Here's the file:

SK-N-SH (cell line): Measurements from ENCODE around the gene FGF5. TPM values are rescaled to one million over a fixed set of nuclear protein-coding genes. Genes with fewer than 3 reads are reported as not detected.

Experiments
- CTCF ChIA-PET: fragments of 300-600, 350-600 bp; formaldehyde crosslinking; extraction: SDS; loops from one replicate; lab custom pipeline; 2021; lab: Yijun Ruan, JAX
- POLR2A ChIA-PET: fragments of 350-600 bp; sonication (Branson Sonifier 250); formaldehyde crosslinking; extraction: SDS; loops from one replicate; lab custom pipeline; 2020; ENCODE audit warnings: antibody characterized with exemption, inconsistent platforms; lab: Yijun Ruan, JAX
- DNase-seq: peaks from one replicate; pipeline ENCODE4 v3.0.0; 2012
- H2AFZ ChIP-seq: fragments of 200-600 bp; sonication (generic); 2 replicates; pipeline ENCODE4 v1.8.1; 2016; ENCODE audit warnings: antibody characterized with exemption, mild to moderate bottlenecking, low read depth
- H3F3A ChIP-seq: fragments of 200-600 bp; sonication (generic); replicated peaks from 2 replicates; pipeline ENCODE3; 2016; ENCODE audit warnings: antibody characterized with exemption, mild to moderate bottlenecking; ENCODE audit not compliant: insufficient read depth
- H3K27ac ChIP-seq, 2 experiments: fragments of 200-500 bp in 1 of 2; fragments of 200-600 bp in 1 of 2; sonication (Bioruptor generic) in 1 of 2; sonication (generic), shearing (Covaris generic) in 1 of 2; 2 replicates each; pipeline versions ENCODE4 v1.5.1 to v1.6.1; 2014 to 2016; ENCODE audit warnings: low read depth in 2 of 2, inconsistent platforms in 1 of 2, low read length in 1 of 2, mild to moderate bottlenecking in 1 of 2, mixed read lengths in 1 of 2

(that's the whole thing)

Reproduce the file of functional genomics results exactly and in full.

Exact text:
SK-N-SH (cell line): Measurements from ENCODE around the gene FGF5. TPM values are rescaled to one million over a fixed set of nuclear protein-coding genes. Genes with fewer than 3 reads are reported as not detected.

Experiments
- CTCF ChIA-PET: fragments of 300-600, 350-600 bp; formaldehyde crosslinking; extraction: SDS; loops from one replicate; lab custom pipeline; 2021; lab: Yijun Ruan, JAX
- POLR2A ChIA-PET: fragments of 350-600 bp; sonication (Branson Sonifier 250); formaldehyde crosslinking; extraction: SDS; loops from one replicate; lab custom pipeline; 2020; ENCODE audit warnings: antibody characterized with exemption, inconsistent platforms; lab: Yijun Ruan, JAX
- DNase-seq: peaks from one replicate; pipeline ENCODE4 v3.0.0; 2012
- H2AFZ ChIP-seq: fragments of 200-600 bp; sonication (generic); 2 replicates; pipeline ENCODE4 v1.8.1; 2016; ENCODE audit warnings: antibody characterized with exemption, mild to moderate bottlenecking, low read depth
- H3F3A ChIP-seq: fragments of 200-600 bp; sonication (generic); replicated peaks from 2 replicates; pipeline ENCODE3; 2016; ENCODE audit warnings: antibody characterized with exemption, mild to moderate bottlenecking; ENCODE audit not compliant: insufficient read depth
- H3K27ac ChIP-seq, 2 experiments: fragments of 200-500 bp in 1 of 2; fragments of 200-600 bp in 1 of 2; sonication (Bioruptor generic) in 1 of 2; sonication (generic), shearing (Covaris generic) in 1 of 2; 2 replicates each; pipeline versions ENCODE4 v1.5.1 to v1.6.1; 2014 to 2016; ENCODE audit warnings: low read depth in 2 of 2, inconsistent platforms in 1 of 2, low read length in 1 of 2, mild to moderate bottlenecking in 1 of 2, mixed read lengths in 1 of 2